The one act was “The Favour”, by Jack Fiehn, a funny, but poignant piece about a couple in the throws of breaking up. With a turnaround of just two weeks I met the actors, Orion Ben (playing Allison) and James Rose (playing Jason), via email. I’d never worked on a one act before – and was a bit daunted by the task of capturing and conveying two characters in just fifteen minutes. However, as I read and re-read the script I found that Jack has given us loads to play with, and the beauty of a standalone one act was the opportunity to create back stories and motivations which were entirely our own.

Orion, James and I met for the first time last Thursday (2 May) night, exactly one week before the first performance – I’d certainly never done it this quickly before! I had been nervous about meeting the actors, as we had four intense days of rehearsal ahead of us and I really hoped we’d gel well – it turns out I had nothing to worry about. Meeting at the Actors Centre in Covent Garden we did a couple of read-throughs of the script and chatted through our ideas about the characters, whilst getting to know each other. It was relaxed and comfortable, and a good way to start to the process.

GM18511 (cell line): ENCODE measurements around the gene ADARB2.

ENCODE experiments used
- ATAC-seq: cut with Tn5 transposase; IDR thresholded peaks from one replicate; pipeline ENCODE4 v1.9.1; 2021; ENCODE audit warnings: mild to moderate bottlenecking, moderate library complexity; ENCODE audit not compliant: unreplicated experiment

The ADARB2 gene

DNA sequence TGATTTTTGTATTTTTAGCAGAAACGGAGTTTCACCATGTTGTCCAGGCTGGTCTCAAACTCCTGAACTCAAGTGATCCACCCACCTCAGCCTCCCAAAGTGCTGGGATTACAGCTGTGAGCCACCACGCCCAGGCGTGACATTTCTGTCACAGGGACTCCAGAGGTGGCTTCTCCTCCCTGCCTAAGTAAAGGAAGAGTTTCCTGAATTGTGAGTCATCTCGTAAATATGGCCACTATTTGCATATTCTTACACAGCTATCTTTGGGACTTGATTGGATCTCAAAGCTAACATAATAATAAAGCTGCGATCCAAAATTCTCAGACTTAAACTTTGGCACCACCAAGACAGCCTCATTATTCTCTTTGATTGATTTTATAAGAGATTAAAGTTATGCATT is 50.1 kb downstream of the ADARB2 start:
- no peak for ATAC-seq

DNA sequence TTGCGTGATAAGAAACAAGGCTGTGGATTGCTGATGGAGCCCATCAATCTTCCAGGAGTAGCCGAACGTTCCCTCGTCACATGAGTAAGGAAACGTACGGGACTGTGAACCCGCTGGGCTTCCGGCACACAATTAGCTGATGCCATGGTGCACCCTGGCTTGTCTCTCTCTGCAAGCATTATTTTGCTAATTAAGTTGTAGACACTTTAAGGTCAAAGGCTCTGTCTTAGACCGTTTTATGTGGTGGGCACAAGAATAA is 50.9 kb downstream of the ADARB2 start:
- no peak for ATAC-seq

Friday morning was an early start, and I had a lot of ideas running through my head on my way into Deptford, where we would be rehearsing. We invaded Orion’s house, got acquainted with Zumba the cat and created a rehearsal space in Orion’s living room. Having cut the script into sections we ran and dissected each section bit by bit, forming a picture of the characters and playing with ideas. It was fluid, the momentum of the script really carried the varying emotions we hoped to convey – and though knackered by the end of the day it felt like we had really achieved something.

Deptford art

Deptford art